Individual project managers rely on their experience and toolkit to get on with things quickly and effectively. When there are many projects, and many project managers, things can get a bit complicated. This is when the company needs something more to stitch it all together.
I have been fortunate to work in some complex, diverse and dynamic organisations. Never a dull moment, but business changes, growth initiatives and customer projects can overlap. Resources get stretched, bureaucracy buries the project managers and the executives can’t see what’s really happening.
My biggest takeaway was to simplify and harmonise the project activities where possible, and make the most of the resources we had.
A PMO, done well, can do just that, and it doesn’t have to be a costly overhead. Options are there for a team of people actively supporting project managers, or perhaps a library of standards, templates and best practice that the PMs can apply themselves. It all depends on the size and capabilities of the organisation, and the remit it sets for the PMO.
There is no single right answer, but some of the benefits are compelling.
The enemy of complex organisations is more complexity. It makes sense for a company to try and manage multiple projects in similar ways. Project team members will work in familiar conditions, where expectations are managed, and confusion and overlap are minimised.
A strategy may be delivered by multiple projects, generally independent but connected. With a PMO at the hub of activities, executives will be able to see the big picture of progress, outcomes and risks that are associated with the business plan or strategy.
A common approvals process means that executives can compare project proposals easily. The return on investment can be recognised across the portfolio rather than on a case by case basis, and weaker business cases or marginal contributions can be weeded out.
From the big picture, we can drill down to individual projects, and if they are similarly managed they can be compared. We can understand variations across teams, sectors, locations, and all sorts of other factors. A dashboard across the portfolio provides an evidence base to understand strengths and weaknesses, target support or perhaps to make changes in the future.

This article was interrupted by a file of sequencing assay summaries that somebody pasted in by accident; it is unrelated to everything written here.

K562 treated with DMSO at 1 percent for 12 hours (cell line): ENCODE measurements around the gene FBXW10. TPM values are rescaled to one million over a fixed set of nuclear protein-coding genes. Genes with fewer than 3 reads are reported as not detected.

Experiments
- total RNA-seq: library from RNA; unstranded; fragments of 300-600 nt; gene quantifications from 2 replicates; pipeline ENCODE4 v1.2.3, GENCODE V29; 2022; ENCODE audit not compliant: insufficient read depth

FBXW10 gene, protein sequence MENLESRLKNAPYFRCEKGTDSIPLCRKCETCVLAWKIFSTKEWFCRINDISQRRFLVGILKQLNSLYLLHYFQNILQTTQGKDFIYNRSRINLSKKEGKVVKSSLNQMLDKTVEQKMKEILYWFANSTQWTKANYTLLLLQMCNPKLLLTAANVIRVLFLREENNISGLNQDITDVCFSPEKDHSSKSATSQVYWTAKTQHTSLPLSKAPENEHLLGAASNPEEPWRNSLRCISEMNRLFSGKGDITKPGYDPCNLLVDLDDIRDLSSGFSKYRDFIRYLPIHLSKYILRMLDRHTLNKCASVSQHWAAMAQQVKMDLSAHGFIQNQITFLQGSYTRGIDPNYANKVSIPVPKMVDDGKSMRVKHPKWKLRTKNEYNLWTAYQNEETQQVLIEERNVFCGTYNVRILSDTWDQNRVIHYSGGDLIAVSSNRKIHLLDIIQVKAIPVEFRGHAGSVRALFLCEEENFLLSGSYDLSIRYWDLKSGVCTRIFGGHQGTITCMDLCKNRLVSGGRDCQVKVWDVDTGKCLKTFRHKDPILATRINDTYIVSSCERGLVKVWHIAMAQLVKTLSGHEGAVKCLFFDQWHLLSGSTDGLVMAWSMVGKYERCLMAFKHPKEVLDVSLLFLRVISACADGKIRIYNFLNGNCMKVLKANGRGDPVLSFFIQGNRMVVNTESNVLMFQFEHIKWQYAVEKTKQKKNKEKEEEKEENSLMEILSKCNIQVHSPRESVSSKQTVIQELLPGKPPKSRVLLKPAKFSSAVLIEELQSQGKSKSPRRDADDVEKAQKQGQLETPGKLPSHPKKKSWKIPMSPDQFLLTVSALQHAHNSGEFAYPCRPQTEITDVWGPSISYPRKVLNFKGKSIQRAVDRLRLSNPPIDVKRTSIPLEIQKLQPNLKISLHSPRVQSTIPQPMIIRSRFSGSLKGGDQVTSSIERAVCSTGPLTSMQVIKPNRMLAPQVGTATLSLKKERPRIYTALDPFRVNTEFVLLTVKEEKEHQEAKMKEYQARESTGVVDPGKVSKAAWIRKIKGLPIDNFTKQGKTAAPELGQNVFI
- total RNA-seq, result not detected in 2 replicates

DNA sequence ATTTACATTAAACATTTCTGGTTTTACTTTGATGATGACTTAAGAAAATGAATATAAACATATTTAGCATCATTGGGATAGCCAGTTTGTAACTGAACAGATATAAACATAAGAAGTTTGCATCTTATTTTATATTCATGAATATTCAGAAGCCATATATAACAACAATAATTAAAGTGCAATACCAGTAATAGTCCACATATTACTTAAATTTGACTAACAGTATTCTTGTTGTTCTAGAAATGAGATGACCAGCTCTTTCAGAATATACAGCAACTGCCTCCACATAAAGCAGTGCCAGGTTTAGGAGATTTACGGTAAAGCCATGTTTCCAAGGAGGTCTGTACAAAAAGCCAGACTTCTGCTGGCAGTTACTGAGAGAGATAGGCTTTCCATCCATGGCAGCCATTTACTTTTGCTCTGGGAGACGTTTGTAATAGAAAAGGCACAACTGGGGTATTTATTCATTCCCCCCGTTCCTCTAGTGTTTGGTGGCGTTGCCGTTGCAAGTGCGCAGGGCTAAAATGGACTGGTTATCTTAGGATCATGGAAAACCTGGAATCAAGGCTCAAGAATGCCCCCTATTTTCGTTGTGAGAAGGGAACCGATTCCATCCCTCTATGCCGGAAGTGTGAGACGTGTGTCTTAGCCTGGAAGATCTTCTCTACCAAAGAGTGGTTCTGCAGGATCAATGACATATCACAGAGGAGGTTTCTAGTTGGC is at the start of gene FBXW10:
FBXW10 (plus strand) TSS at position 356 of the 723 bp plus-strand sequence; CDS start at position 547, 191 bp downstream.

For any project manager, dropping into a known process with tools you are familiar with, helps to get things moving quickly. Approvals are less painful, resources mobilise at speed, and quick wins reinforce the purpose and potential of the project.
One of the PMO’s main purposes is to establish standard templates for progress reporting, budget, schedule, issue and risk management. It also builds comfort in a known reporting cycle with no surprises. A consolidated dashboard across multiple projects is a powerful tool to recognise achievement and focus attention where it is most needed.
There will be common skills or resources contributing to projects even though they may be spread across the organisation. Visibility of requirements across a wider pool of projects means that specialist skills can be hired where they are most used, and shared with other parts of the business to avoid unnecessary overlap and lower overall cost.
The same may be true of contingency buckets – do they need to be established (and invariably used) in each project or could they be held centrally and more closely monitored?
A PMO makes an excellent vehicle to pool the organisation’s widespread experience. Such a body of knowledge, widely accessible, and with the cultural willingness to contribute to and maintain it, is a very powerful asset. Understanding what works, and avoiding some of the past problems are firm foundations for project success.
Just as tools, methods and standards can be developed through a PMO, so can skills. A well-conceived training programme assures performance standards, and creates a succession path for future project managers built on good core skills and a flexible but proven approach. It also enriches the individuals taking part, and makes project management a high-performing and desirable place to be within the organisation.
The PMO is a valuable asset in complex organisations and doesn’t have to cost the earth. It makes a good investment, and with a solid remit, communicated to the rest of the organisation, well structured and carefully run, it will pay back quickly and add great value over the long term.